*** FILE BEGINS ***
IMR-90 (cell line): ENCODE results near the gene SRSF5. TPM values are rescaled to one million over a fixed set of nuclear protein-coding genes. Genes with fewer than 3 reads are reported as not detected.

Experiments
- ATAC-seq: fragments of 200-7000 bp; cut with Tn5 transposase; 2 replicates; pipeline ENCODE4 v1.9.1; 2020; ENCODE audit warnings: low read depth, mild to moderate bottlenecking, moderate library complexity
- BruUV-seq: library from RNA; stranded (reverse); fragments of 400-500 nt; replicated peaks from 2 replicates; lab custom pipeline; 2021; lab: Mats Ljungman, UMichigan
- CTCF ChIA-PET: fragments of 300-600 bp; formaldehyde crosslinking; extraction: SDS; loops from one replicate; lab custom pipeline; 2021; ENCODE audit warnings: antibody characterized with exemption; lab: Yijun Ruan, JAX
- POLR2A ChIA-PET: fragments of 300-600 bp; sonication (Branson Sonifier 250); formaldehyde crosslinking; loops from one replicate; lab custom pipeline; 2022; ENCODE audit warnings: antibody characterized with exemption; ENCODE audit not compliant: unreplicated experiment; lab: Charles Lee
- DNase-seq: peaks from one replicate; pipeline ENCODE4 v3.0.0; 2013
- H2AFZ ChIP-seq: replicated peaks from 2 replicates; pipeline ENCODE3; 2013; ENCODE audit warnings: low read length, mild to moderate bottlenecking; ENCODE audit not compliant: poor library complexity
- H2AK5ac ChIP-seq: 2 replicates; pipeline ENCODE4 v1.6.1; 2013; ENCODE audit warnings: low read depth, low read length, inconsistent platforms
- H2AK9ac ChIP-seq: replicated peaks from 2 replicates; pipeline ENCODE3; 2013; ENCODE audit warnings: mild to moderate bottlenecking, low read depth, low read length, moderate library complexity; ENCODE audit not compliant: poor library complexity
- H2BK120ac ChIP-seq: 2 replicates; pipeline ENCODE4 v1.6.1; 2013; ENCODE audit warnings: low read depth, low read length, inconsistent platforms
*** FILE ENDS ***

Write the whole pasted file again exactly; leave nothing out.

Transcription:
IMR-90 (cell line): ENCODE results near the gene SRSF5. TPM values are rescaled to one million over a fixed set of nuclear protein-coding genes. Genes with fewer than 3 reads are reported as not detected.

Experiments
- ATAC-seq: fragments of 200-7000 bp; cut with Tn5 transposase; 2 replicates; pipeline ENCODE4 v1.9.1; 2020; ENCODE audit warnings: low read depth, mild to moderate bottlenecking, moderate library complexity
- BruUV-seq: library from RNA; stranded (reverse); fragments of 400-500 nt; replicated peaks from 2 replicates; lab custom pipeline; 2021; lab: Mats Ljungman, UMichigan
- CTCF ChIA-PET: fragments of 300-600 bp; formaldehyde crosslinking; extraction: SDS; loops from one replicate; lab custom pipeline; 2021; ENCODE audit warnings: antibody characterized with exemption; lab: Yijun Ruan, JAX
- POLR2A ChIA-PET: fragments of 300-600 bp; sonication (Branson Sonifier 250); formaldehyde crosslinking; loops from one replicate; lab custom pipeline; 2022; ENCODE audit warnings: antibody characterized with exemption; ENCODE audit not compliant: unreplicated experiment; lab: Charles Lee
- DNase-seq: peaks from one replicate; pipeline ENCODE4 v3.0.0; 2013
- H2AFZ ChIP-seq: replicated peaks from 2 replicates; pipeline ENCODE3; 2013; ENCODE audit warnings: low read length, mild to moderate bottlenecking; ENCODE audit not compliant: poor library complexity
- H2AK5ac ChIP-seq: 2 replicates; pipeline ENCODE4 v1.6.1; 2013; ENCODE audit warnings: low read depth, low read length, inconsistent platforms
- H2AK9ac ChIP-seq: replicated peaks from 2 replicates; pipeline ENCODE3; 2013; ENCODE audit warnings: mild to moderate bottlenecking, low read depth, low read length, moderate library complexity; ENCODE audit not compliant: poor library complexity
- H2BK120ac ChIP-seq: 2 replicates; pipeline ENCODE4 v1.6.1; 2013; ENCODE audit warnings: low read depth, low read length, inconsistent platforms